On March 29th, the U.S. Energy Secretary announced an availability of $37.5 million in U.S. money was going to go to support of the U.S.-China Clean Energy Research Center. This money will be matched by “grantees” (I’m not entirely sure what that means) to make a total of $75 million. This money is going to go to supporting research into “advancing technologies for building energy efficiency, clean coal including carbon capture and storage, and clean vehicles.”
This partnership is purportedly beneficial for all that we and the China can learn from each other. This partnership was first announced officially back in November, when President Obama went to Beijing. The U.S. government money is supposedly only going to fund research done in the U.S. facilities, which strikes me as a bit strange. If this is supposed to be a partnership, should the funds not also be shared?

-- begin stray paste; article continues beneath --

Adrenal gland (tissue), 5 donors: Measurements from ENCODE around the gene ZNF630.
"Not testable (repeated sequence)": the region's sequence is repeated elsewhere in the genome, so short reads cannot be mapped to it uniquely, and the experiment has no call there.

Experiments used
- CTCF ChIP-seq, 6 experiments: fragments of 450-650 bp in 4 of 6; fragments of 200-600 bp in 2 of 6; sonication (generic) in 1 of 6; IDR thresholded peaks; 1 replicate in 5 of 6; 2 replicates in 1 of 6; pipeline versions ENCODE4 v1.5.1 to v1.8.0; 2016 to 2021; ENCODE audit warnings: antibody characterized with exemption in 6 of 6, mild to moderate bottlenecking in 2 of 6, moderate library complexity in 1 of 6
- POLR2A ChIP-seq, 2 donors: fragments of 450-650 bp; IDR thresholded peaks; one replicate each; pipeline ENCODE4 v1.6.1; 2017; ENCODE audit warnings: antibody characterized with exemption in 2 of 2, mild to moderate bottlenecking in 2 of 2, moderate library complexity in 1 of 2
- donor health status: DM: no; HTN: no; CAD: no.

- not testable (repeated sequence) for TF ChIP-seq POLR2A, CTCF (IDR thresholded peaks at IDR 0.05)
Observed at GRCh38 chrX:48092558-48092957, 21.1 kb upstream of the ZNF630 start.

This joint venture is interesting, given the recent reports of record air pollution in Hong Kong. The air pollution in Hong Kong in late March registered at above 500 on the government’s pollution index, more than 12 times the recommended levels by the World Health Organization. Though this level is not the norm these days in the area, the average levels of pollution in Hong Kong are still well above recommended numbers.